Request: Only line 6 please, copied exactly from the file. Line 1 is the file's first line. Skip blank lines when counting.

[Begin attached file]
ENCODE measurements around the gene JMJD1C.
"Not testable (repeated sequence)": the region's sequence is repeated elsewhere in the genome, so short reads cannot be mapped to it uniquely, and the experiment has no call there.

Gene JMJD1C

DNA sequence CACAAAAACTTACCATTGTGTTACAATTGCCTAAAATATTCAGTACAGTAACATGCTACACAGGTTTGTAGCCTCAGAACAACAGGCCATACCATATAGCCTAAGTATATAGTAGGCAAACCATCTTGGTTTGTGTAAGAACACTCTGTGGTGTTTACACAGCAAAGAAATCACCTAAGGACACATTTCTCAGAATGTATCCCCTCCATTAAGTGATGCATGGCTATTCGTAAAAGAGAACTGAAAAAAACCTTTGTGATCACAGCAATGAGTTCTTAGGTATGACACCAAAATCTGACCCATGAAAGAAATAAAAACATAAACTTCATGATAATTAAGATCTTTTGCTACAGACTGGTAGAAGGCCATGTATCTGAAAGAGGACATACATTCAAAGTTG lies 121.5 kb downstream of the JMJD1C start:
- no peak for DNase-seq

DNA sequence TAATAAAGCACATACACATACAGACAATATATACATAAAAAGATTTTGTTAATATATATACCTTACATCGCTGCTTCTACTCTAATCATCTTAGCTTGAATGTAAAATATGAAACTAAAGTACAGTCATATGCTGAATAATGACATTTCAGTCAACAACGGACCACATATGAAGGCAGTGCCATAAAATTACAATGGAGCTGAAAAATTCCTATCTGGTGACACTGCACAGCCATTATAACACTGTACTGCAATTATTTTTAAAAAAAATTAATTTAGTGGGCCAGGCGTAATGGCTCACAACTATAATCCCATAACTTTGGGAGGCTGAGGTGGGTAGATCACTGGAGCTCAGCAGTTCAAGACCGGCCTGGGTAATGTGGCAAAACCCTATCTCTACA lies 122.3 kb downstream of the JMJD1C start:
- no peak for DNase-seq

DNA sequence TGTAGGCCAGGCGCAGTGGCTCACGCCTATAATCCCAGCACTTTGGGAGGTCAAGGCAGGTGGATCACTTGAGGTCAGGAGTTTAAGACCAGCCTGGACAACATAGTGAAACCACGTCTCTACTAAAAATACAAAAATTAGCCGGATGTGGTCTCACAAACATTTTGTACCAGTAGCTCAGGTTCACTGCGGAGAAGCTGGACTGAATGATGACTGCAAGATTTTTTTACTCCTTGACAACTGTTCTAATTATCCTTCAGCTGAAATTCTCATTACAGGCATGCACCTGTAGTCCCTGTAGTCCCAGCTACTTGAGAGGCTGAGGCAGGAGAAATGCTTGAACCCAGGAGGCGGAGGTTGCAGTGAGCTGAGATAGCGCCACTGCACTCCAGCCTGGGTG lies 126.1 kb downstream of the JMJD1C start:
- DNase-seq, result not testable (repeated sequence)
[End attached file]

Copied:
DNA sequence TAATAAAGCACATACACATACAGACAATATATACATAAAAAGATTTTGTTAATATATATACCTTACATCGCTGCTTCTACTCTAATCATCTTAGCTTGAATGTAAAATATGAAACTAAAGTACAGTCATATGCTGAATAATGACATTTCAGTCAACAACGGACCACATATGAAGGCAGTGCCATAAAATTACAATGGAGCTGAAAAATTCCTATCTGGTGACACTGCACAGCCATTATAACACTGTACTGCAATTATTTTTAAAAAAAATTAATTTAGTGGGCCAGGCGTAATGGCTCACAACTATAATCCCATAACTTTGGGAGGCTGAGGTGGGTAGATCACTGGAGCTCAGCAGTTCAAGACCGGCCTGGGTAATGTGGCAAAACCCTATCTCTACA lies 122.3 kb downstream of the JMJD1C start: